Metaphor and Early Warning Systems in Psychotherapy with Narcissistic Patients By Roberta Satow, PhD on 2/3/22 - 1:16 PM

The other day, my patient Jeremiah was explaining that he could not sleep because he felt “blackmailed” by a former employee who was demanding excess severance pay. He was in what we had come to identify in our clinical work as narcissistic rage, feeling that the employee’s demands were an assault on his sense of self. But we both knew from prior work that his rage was typically triggered when he felt he had done something wrong that contributed to the situation, which brought with it a sense of shame, a common narcissistic dynamic.

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Jeremiah’s use of the word “blackmail” was the key—you can only be blackmailed if you believe or feel that you have done something wrong and can be compromised if that information is revealed. Once we figured out what he felt guilty about, Jeremiah could acknowledge that he had a choice about paying the severance or not. In our subsequent work, the term “blackmail” has become a shared metaphor. We both now understand that it means he feels forced to give someone something that he does not want to give but feels in danger because of his guilt.

I have found that creating and maintaining a working alliance is difficult with patients suffering from narcissistic and/or borderline personality disorders. However, developing shared metaphors and creating an early warning system has been very useful in my therapeutic efforts with these particular patients.

In psychoanalysis, the core concept of transference is based on a metaphor—the patient is responding to me as if I am their parent. Within that macro-metaphor, a multitude of micro-metaphors emerge in psychotherapy—both the patient’s and my own. There is usually a great deal of unconscious material to be mined from the patient’s metaphors (e.g., the analysis of dreams is based on interpreting unconscious metaphors). The therapist’s use of metaphors is also important, because it can betray countertransference and/or can be a tool to cut through the patient’s resistance.

I have come to appreciate that these shared metaphors create what Winnicott called a “transitional space” in which the patient’s and therapist’s unconscious and conscious overlap. At its best, psychotherapy takes place in that metaphoric, or play, space. The therapist’s job is to bring the patient into a state of being able to engage fully in the metaphoric, as-if scenario—to play. With narcissistic patients, I have found it particularly difficult to develop enough trust for them to be willing to play, which requires a degree of unmonitored spontaneity, vulnerability and trust. Sometimes, when Jeremiah and I are in that play space, I forget that if I go beyond the mirroring response and make an interpretation, I might trigger his narcissistic rage. However, having inhabited that play space together over a course of years, we have developed an early warning system.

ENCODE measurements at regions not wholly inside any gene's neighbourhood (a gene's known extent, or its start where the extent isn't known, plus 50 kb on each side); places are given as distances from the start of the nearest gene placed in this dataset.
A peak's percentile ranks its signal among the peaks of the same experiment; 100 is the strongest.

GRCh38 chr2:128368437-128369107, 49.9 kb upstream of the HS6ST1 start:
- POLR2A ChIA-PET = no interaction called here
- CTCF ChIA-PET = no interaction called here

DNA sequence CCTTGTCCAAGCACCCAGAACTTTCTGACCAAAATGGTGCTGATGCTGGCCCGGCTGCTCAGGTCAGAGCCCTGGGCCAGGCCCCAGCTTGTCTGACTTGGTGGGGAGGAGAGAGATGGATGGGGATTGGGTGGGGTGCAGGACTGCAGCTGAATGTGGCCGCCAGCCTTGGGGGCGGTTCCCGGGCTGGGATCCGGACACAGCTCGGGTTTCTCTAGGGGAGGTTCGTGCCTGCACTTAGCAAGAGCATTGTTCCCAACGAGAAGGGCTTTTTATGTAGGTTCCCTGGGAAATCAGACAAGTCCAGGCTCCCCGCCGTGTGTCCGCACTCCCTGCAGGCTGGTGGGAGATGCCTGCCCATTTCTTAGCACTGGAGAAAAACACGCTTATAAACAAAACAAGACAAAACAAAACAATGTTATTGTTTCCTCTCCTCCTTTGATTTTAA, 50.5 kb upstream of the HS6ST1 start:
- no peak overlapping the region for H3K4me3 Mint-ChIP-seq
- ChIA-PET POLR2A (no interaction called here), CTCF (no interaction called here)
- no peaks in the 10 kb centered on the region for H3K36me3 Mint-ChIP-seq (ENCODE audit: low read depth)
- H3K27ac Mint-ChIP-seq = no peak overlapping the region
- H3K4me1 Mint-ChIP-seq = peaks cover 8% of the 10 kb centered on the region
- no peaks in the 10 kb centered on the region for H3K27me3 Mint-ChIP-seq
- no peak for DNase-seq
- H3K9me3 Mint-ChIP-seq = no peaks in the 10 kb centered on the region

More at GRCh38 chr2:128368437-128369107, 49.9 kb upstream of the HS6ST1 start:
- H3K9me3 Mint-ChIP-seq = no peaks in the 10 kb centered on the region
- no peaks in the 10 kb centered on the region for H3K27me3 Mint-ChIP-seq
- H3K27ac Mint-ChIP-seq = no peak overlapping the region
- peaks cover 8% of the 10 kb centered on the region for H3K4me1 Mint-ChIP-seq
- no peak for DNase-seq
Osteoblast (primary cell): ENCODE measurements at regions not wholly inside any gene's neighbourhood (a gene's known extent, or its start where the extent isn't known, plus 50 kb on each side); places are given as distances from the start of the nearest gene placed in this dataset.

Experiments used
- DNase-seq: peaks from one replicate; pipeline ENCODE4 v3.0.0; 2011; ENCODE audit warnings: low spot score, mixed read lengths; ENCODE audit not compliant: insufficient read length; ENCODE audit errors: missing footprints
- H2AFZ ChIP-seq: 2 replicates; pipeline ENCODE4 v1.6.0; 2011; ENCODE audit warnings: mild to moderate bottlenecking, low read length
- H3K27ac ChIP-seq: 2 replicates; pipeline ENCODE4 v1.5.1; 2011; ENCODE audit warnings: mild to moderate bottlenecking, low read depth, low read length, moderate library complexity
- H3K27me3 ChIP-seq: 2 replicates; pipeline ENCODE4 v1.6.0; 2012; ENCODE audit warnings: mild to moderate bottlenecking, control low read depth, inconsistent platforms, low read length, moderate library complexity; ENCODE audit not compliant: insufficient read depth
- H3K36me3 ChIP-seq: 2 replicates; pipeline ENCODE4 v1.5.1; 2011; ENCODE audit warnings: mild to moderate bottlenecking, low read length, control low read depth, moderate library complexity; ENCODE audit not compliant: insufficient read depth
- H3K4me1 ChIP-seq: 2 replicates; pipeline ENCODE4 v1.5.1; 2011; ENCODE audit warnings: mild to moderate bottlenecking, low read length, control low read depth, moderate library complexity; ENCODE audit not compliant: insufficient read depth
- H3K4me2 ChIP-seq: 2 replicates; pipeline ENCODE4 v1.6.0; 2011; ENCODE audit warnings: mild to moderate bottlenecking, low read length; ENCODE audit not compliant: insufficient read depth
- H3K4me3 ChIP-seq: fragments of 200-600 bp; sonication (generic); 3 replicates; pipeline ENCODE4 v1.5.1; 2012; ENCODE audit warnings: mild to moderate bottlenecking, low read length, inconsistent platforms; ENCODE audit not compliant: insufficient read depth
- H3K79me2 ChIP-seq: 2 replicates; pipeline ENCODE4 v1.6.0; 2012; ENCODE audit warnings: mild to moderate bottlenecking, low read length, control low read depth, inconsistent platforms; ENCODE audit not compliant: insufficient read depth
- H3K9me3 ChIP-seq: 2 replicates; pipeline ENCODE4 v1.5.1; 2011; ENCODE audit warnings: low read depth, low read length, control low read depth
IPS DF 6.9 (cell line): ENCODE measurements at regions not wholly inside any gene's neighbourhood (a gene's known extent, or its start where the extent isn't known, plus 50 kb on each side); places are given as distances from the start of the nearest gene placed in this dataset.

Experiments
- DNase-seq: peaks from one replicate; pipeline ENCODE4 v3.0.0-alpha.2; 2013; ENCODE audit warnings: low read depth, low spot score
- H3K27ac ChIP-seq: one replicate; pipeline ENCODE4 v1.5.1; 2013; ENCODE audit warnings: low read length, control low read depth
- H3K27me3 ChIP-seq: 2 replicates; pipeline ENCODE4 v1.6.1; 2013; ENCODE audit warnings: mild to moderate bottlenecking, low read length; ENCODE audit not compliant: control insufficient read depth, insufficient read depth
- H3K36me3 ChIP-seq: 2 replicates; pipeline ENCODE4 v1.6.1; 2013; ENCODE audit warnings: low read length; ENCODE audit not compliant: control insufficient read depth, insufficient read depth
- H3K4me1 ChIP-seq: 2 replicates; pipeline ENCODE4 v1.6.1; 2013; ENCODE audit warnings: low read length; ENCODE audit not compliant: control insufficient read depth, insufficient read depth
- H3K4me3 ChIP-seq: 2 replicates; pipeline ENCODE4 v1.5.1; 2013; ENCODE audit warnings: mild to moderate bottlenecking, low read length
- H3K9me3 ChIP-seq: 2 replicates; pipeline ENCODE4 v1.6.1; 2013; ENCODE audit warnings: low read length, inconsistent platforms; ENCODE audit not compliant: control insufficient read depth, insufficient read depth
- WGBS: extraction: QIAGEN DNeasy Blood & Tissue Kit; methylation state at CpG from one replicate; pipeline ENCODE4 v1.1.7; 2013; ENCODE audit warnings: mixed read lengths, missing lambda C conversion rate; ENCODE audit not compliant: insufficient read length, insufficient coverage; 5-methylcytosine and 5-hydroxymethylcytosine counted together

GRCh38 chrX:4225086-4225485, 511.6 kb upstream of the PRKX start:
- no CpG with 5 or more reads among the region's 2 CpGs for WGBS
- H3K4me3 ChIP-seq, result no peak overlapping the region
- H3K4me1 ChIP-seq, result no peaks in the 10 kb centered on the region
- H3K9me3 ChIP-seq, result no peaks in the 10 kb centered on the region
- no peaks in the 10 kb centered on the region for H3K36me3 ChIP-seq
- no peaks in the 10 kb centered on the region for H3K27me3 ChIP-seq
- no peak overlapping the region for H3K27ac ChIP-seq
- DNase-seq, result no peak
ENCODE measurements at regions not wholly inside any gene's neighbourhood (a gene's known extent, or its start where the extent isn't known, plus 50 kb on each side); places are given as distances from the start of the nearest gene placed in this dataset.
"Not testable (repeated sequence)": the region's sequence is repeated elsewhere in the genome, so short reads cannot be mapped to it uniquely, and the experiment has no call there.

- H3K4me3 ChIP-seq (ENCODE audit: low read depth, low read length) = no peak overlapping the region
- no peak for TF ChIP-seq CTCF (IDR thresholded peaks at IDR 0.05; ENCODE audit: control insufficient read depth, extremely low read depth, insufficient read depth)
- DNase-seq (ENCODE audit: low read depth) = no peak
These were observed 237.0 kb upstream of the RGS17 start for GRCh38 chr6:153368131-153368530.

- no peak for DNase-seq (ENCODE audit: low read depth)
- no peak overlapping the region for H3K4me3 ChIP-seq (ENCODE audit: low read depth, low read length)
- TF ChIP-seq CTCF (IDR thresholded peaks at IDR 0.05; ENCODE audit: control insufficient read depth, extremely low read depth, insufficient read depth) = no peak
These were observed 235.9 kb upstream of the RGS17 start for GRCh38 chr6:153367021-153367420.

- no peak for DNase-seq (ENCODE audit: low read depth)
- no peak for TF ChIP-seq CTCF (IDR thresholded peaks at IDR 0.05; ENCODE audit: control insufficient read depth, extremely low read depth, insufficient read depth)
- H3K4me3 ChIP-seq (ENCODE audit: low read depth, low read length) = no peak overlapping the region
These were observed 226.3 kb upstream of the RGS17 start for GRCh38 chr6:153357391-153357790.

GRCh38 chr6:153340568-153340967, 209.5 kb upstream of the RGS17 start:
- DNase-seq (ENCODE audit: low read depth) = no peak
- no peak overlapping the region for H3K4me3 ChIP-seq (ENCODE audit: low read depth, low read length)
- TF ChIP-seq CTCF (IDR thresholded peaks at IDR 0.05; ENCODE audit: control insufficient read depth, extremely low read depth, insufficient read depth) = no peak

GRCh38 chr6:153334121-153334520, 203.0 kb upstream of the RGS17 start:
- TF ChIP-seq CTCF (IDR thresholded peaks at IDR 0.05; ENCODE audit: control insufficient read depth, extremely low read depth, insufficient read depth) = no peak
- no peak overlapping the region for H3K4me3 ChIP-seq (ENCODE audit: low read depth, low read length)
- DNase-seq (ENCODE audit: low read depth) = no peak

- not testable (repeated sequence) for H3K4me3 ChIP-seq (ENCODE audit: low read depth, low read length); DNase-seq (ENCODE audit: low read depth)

Our warning system is reciprocal—sometimes he warns me that I am treading on dangerous grounds, while other times I warn him I’m going to say something he might not like. After ten minutes of inhabiting the same play space we may have a warning interchange as in the following:

Roberta: Maybe you got drunk to get Diana to break up with you?

Jeremiah: Please be careful here.

Roberta: What just happened?

Jeremiah: I don’t want to end the session feeling the connection between us is broken.

Roberta: What did I say that threatened to break our connection?

Jeremiah: You’re making me feel ashamed.

Roberta: I’m sorry. I didn’t mean to do that. [I could have focused on his shame but thought repairing our connection was primary.]

Jeremiah: I know. I’m okay. You can go on now.

In this interchange, Jeremiah gave me a warning that he experienced what I said as a shaming response and that he was in danger of sinking into narcissistic rage.

At other times I give him an early warning:

Roberta: I want to take a risk here.

Jeremiah: Yes, it’s okay. Go ahead.

Roberta: Do you think you are experiencing your partner as if he’s your brother?

Jeremiah: Yes, I can see that. Yes, that’s right.

By warning Jeremiah that I was going to make an interpretation, he was more able to tolerate it. The warning neutralized his potential experience of humiliation.


I have come to value the therapeutic play space in which patients and I use various metaphors to deepen our connection and their self-awareness. The use of shared metaphors with patients like Jeremiah has allowed me to create a safe creative space for our analytic work. This has been particularly important with narcissistic patients with whom I have been deeply challenged to create a working alliance. Since these patients have a special sensitivity to injury and shaming, I have made good therapeutic use of this early warning system to reduce the chances of the rupturing the working alliance and increasing my patients’ resilience when it is broken.

File under: The Art of Psychotherapy, Musings and Reflections